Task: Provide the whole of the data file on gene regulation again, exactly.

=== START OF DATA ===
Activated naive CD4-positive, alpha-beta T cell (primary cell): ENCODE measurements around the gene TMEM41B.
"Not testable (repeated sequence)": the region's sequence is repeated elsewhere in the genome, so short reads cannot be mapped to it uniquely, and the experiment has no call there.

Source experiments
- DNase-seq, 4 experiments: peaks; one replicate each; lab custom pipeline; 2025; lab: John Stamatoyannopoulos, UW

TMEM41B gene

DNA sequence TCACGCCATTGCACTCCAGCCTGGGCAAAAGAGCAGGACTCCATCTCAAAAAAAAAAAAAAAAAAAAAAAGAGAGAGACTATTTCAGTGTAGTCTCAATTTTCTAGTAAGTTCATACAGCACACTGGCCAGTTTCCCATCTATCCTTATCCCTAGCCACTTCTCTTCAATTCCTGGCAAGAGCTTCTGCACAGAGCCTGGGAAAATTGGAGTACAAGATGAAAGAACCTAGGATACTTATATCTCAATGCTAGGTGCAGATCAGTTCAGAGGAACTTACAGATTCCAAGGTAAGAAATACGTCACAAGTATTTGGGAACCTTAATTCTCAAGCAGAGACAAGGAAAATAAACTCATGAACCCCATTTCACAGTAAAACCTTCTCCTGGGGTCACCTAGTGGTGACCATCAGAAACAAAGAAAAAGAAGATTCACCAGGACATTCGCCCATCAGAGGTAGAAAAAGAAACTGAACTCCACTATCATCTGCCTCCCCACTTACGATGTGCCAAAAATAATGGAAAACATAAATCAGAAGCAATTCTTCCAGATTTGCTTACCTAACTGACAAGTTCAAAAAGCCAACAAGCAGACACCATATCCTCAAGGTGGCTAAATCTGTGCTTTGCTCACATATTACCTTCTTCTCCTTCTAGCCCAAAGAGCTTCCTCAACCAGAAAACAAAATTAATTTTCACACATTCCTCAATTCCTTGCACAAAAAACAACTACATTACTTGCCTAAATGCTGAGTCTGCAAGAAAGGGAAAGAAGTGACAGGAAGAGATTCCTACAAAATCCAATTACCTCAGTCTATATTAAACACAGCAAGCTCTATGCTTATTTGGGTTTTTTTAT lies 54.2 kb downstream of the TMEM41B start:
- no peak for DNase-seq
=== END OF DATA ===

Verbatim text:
Activated naive CD4-positive, alpha-beta T cell (primary cell): ENCODE measurements around the gene TMEM41B.
"Not testable (repeated sequence)": the region's sequence is repeated elsewhere in the genome, so short reads cannot be mapped to it uniquely, and the experiment has no call there.

Source experiments
- DNase-seq, 4 experiments: peaks; one replicate each; lab custom pipeline; 2025; lab: John Stamatoyannopoulos, UW

TMEM41B gene

DNA sequence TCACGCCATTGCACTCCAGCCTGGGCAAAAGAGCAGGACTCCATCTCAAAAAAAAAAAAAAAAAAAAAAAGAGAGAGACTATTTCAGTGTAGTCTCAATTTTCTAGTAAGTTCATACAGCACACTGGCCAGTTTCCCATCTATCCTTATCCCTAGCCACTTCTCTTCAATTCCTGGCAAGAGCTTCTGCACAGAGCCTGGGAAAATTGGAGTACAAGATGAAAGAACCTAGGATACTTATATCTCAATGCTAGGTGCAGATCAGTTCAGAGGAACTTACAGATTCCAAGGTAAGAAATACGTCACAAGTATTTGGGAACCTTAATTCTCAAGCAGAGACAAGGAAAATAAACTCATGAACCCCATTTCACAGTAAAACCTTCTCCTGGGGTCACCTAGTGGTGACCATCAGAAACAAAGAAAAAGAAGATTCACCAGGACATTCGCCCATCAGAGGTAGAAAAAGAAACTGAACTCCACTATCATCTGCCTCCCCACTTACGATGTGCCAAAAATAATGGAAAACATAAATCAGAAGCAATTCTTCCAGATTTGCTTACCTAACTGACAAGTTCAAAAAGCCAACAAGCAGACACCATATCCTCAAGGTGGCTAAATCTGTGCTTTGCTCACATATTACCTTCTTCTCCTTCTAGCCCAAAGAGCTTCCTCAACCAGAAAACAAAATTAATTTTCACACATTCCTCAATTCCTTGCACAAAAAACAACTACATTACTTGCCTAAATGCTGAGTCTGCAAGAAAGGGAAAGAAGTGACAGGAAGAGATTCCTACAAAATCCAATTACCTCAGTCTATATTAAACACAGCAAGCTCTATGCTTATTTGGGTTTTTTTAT lies 54.2 kb downstream of the TMEM41B start:
- no peak for DNase-seq